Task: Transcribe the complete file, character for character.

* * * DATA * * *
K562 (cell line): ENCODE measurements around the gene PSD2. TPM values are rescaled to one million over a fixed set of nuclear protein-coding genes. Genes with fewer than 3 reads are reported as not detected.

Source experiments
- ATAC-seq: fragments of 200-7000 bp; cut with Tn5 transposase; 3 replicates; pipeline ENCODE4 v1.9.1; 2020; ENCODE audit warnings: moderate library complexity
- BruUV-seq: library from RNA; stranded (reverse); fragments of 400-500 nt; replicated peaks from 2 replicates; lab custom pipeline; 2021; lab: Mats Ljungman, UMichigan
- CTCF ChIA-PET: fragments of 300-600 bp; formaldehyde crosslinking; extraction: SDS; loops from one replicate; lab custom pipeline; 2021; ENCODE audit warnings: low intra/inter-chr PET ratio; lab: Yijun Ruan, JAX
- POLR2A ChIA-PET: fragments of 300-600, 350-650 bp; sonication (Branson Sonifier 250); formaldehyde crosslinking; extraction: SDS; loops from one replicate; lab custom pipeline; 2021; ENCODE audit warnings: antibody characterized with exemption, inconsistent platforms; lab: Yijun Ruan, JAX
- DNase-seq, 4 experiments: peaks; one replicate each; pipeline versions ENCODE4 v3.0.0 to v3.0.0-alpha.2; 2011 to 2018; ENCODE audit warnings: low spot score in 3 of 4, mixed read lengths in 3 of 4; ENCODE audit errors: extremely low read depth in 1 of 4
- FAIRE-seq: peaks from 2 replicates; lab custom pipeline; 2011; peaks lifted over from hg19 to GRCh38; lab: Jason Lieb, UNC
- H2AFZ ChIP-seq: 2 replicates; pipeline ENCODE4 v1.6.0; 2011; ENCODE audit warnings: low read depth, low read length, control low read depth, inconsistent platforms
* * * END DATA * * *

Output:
K562 (cell line): ENCODE measurements around the gene PSD2. TPM values are rescaled to one million over a fixed set of nuclear protein-coding genes. Genes with fewer than 3 reads are reported as not detected.

Source experiments
- ATAC-seq: fragments of 200-7000 bp; cut with Tn5 transposase; 3 replicates; pipeline ENCODE4 v1.9.1; 2020; ENCODE audit warnings: moderate library complexity
- BruUV-seq: library from RNA; stranded (reverse); fragments of 400-500 nt; replicated peaks from 2 replicates; lab custom pipeline; 2021; lab: Mats Ljungman, UMichigan
- CTCF ChIA-PET: fragments of 300-600 bp; formaldehyde crosslinking; extraction: SDS; loops from one replicate; lab custom pipeline; 2021; ENCODE audit warnings: low intra/inter-chr PET ratio; lab: Yijun Ruan, JAX
- POLR2A ChIA-PET: fragments of 300-600, 350-650 bp; sonication (Branson Sonifier 250); formaldehyde crosslinking; extraction: SDS; loops from one replicate; lab custom pipeline; 2021; ENCODE audit warnings: antibody characterized with exemption, inconsistent platforms; lab: Yijun Ruan, JAX
- DNase-seq, 4 experiments: peaks; one replicate each; pipeline versions ENCODE4 v3.0.0 to v3.0.0-alpha.2; 2011 to 2018; ENCODE audit warnings: low spot score in 3 of 4, mixed read lengths in 3 of 4; ENCODE audit errors: extremely low read depth in 1 of 4
- FAIRE-seq: peaks from 2 replicates; lab custom pipeline; 2011; peaks lifted over from hg19 to GRCh38; lab: Jason Lieb, UNC
- H2AFZ ChIP-seq: 2 replicates; pipeline ENCODE4 v1.6.0; 2011; ENCODE audit warnings: low read depth, low read length, control low read depth, inconsistent platforms